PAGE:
Tuesday, 9 November 2010

Autumn fruits

We have a pear tree in our garden.  It is a very old and gnarled pear tree. Except for 3 or 4 days in spring when it blossoms, I would go as far as to say it is a very ugly tree. It does however, produce lots of pears.

I spend most of the summer with mild concussion after cracking my head on said pears each time I hang out the washing. Else I'm cursing the tree for throwing most of our garden into shade.

Now, I have no idea what variety these pears are.  The skin is tough as old boots, but if you peel them they are actually quite tasty.  This year I was determined not to let them go to waste - I have tried lots of suggested storage methods, but they they go rotten very quickly.  Our greedy dog usually manages to get most of the windfall ones, scoffing them from breakfast when I let her out in the garden for her morning tiddle.  She snuffles around in the undergrowth like a big fat truffle pig, searching out any that may have fallen over night.

These are the ones we managed to get to before the dog.  Quite a haul - I reckon around 40 or so.  As Ruby refuses point blank to try fresh pear we decided this year that we'd juice them.  I have a small electric juicer but to be honest, its pretty rubbish. You can only juice about one fruit at a time and it tends to give a  juice with a very unpleasant looking greyish foam sitting on the top.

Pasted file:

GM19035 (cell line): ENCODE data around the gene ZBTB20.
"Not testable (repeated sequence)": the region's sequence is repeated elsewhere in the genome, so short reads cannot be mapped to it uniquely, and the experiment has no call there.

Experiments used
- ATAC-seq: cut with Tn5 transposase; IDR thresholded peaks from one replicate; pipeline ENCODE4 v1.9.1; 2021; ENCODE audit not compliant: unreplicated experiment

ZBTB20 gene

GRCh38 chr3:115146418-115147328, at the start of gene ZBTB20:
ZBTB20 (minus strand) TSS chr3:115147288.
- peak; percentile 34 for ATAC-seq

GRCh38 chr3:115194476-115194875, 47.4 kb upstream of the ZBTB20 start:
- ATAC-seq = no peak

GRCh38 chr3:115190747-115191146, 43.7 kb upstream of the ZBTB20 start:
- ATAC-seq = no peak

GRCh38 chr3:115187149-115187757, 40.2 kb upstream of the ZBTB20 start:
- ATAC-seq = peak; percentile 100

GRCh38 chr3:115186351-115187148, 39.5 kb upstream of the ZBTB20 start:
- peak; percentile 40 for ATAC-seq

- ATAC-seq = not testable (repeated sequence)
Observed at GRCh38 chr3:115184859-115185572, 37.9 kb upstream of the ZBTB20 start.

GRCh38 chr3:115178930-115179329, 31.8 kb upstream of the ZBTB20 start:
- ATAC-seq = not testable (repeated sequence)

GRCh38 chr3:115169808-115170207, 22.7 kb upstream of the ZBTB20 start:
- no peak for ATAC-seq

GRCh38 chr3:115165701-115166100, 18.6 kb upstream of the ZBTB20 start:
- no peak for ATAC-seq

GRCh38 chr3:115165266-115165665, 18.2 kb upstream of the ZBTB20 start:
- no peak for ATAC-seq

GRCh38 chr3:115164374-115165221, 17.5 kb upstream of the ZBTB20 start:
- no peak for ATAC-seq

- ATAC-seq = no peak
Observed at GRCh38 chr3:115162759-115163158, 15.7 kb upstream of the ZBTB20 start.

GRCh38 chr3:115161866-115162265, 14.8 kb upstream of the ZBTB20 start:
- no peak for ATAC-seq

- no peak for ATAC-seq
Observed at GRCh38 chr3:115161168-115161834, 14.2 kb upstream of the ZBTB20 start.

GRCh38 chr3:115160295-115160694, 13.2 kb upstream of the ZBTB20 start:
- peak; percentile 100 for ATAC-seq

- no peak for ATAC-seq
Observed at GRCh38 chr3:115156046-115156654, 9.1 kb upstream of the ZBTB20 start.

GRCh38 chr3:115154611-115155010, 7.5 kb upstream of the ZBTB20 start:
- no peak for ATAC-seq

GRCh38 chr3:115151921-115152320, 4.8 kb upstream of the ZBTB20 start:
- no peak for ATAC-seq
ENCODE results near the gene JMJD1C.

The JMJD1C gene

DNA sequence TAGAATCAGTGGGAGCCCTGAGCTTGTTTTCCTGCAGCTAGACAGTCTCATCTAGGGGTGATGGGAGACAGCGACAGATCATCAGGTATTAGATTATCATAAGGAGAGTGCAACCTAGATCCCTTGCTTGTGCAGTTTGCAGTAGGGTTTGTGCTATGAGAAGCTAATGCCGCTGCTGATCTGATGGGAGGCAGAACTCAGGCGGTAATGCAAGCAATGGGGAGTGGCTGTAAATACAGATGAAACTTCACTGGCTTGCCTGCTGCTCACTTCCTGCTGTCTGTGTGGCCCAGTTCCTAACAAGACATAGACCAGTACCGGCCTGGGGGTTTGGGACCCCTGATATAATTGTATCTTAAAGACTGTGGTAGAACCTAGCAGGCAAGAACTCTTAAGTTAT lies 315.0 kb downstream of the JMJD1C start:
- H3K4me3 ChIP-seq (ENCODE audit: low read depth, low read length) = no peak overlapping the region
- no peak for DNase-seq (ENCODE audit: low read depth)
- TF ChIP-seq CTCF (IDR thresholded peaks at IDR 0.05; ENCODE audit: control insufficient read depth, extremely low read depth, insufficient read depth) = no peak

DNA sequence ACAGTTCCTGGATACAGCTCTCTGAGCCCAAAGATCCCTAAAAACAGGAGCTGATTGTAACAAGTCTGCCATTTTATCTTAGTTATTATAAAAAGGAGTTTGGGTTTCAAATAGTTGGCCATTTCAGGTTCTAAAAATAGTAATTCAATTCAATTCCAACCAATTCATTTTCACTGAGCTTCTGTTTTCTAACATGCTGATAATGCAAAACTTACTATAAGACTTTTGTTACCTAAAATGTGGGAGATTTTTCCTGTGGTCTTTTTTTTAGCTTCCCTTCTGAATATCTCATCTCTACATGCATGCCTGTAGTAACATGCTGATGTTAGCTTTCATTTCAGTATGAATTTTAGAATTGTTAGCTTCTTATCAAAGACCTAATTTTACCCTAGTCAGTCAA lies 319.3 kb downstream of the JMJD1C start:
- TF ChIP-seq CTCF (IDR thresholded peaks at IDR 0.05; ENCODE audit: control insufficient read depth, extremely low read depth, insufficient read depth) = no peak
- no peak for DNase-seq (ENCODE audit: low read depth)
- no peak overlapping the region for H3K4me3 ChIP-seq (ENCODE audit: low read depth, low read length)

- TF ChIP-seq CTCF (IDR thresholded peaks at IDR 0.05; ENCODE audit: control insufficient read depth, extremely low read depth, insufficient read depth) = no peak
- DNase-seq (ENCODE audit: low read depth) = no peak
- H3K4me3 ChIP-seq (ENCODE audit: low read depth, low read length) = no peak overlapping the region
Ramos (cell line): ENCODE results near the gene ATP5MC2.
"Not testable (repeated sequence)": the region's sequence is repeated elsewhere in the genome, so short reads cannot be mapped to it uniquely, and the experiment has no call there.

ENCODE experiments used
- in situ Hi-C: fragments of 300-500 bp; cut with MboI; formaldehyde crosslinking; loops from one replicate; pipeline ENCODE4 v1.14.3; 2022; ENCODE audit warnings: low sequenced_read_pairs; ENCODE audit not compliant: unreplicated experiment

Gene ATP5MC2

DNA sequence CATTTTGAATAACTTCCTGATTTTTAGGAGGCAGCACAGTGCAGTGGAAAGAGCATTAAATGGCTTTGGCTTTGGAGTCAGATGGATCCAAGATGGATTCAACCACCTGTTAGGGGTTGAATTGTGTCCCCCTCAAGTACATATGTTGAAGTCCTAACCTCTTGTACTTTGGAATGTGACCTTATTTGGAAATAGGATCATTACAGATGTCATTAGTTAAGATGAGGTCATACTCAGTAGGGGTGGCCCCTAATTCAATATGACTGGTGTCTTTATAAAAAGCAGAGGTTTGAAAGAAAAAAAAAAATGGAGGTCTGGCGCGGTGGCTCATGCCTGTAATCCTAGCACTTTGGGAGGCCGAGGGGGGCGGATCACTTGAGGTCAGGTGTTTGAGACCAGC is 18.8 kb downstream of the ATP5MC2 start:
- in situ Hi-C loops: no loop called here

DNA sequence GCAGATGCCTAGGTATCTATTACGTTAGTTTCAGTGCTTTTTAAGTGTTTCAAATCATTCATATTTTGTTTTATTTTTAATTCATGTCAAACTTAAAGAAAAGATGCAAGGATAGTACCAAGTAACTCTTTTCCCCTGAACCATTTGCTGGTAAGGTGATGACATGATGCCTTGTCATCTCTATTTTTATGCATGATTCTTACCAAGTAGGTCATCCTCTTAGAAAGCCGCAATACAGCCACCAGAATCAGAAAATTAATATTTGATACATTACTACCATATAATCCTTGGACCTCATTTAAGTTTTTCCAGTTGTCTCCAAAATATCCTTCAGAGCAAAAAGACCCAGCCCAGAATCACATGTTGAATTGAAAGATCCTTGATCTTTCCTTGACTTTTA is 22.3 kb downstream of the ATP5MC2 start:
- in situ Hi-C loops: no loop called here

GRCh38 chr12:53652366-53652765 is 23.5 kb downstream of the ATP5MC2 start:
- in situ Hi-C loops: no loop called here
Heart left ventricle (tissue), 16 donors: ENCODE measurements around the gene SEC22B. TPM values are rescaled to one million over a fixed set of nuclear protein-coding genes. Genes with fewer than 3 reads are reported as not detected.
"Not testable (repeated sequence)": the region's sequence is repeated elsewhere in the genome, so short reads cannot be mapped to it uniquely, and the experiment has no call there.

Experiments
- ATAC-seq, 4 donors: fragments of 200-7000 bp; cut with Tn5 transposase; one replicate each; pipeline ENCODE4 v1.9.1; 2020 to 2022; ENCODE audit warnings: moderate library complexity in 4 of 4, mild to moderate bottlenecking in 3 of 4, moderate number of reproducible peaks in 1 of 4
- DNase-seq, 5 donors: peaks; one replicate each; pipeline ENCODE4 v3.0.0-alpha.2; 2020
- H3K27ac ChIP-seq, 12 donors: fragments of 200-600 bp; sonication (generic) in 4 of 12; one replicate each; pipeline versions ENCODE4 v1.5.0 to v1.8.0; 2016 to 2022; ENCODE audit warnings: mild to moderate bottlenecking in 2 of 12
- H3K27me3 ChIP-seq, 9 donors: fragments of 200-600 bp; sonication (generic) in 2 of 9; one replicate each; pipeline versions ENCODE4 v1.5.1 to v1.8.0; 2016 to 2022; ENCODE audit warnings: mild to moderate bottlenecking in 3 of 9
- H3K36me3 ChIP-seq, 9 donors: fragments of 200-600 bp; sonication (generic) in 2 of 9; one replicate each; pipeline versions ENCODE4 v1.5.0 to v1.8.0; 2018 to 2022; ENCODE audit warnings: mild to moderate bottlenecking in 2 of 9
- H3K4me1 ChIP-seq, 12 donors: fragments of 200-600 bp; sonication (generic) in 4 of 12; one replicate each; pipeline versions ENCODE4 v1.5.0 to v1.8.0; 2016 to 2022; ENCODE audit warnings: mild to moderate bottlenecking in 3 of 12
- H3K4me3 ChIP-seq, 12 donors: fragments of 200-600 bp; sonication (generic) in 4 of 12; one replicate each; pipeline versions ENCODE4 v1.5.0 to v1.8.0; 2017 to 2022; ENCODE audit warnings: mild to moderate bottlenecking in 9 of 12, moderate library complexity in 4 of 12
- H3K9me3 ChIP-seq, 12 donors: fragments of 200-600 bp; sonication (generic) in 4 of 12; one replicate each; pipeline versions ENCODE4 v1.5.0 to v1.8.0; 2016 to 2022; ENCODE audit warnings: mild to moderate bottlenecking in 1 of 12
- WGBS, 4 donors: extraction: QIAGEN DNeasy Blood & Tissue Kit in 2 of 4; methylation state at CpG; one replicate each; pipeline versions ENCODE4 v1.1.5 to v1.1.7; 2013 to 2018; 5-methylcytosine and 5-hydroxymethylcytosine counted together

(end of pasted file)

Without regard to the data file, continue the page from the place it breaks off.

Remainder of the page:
I briefly toyed with the idea of making Perry, but as the old man is tee-total (as of course is Ruby at only 2 and a half!), I felt this was a wee bit selfish.  So, juice it was.  I borrowed a fruit press from my brother (who seems to be harbouring his own ambitions of cider brewing), and gave the old man a work-out turning the corkscrew press.  The end result was a very pleasant tasting juice.  I was amazed at how much juice came out - we got 3 bottles from around 35 pears, and 2 I saved in plastic bottles and popped in the freezer.  This juice is one sure-fire way of getting my fruit-phobic child to ingest some vitamins.

The few remaining pears that weren't battered and bruised, were transformed into one of my favourite autumn dishes - pear and almond cake.  I use a Hugh Fearnley-Whittingstall recipe, and it's so simple even I can manage it!  It's a basic almond sponge mix, on which you sit poached pears.

The end result is a moist 'dessert' cake - perfect served warm with a hearty dollop of whipped cream or mascarpone.  I served it up last night, and the old man declared it "immense".  I'll take that as a compliment!

I had a little nut tree,
Nothing would it bear
But a silver nutmeg,
And a golden pear;
The King of Spain's daughter
Came to visit me,
And all for the sake
Of my little nut tree.

Her dress was made of crimson,
Jet black was her hair,
She asked me for my nut tree
And my golden pear.
I said, "So fair a princess
Never did I see,
I'll give you all the fruit
From my little nut tree.


  1. ahhhh, looks really good, and a proper winter cake too. It's so cold outside I've been roasting stuff for the past 3 days! must make a cake this weekend as it's my man's birthday. Not sure if I'll make an actual cake as I'm contemplating attempting some red velvet cupcakes??! very unsure but when we were in NY in June my guy really loved these...

    Lovely post xxx

  2. Hi, thanks for stopping by and for leaving a comment. xx

    Red velvet cupcakes sound very sexy ;0) Hope he has a fantastic birthday x

  3. omg that cake looks AMAZING